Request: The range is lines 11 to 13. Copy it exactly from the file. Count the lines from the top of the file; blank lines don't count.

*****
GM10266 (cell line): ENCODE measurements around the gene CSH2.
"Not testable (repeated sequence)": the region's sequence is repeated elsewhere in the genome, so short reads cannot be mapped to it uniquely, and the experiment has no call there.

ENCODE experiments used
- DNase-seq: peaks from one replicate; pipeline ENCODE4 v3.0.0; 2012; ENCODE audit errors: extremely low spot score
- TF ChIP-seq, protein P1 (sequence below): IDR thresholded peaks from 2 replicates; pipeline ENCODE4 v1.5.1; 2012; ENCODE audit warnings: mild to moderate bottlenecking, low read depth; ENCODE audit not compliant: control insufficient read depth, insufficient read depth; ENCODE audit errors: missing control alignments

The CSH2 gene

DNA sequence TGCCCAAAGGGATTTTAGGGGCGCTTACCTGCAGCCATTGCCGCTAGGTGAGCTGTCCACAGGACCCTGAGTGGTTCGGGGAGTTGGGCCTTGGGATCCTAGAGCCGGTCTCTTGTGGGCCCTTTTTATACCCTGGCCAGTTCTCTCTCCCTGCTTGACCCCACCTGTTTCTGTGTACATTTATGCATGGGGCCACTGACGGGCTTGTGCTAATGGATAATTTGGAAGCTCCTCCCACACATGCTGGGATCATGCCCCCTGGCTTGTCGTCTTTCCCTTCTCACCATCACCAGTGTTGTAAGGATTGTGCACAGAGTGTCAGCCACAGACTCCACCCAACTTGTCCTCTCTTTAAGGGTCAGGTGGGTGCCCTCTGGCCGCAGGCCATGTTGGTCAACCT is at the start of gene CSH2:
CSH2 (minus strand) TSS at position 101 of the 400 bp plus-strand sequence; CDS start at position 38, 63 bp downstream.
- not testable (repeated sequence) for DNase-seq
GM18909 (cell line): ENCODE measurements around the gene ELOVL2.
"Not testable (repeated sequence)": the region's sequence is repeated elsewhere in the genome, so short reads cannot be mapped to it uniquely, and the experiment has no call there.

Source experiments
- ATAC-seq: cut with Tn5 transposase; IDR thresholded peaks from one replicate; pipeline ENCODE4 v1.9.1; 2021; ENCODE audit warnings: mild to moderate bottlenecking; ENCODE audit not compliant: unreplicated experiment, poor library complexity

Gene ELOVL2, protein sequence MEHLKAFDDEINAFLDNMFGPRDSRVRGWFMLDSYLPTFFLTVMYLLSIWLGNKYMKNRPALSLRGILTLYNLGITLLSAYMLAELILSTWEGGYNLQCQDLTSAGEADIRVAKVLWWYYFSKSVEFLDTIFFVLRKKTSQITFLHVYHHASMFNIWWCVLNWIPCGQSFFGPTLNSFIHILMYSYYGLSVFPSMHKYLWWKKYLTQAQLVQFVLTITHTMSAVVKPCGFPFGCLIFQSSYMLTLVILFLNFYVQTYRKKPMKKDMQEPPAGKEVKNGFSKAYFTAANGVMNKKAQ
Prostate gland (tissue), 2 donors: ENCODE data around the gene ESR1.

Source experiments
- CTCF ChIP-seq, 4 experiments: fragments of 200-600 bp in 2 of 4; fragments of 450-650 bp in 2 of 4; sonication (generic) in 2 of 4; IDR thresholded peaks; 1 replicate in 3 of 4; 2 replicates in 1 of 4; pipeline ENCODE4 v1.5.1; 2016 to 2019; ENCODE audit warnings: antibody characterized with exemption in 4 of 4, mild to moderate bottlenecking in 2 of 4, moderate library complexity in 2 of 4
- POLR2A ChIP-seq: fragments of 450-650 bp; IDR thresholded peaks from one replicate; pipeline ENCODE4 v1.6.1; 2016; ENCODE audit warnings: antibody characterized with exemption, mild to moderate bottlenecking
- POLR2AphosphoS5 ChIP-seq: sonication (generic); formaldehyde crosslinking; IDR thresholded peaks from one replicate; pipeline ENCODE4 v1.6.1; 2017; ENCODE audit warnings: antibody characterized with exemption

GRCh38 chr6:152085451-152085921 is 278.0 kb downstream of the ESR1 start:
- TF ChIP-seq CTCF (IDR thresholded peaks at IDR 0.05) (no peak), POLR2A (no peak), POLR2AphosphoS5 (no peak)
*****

"Not testable (repeated sequence)": the region's sequence is repeated elsewhere in the genome, so short reads cannot be mapped to it uniquely, and the experiment has no call there.

Source experiments
- ATAC-seq: cut with Tn5 transposase; IDR thresholded peaks from one replicate; pipeline ENCODE4 v1.9.1; 2021; ENCODE audit warnings: mild to moderate bottlenecking; ENCODE audit not compliant: unreplicated experiment, poor library complexity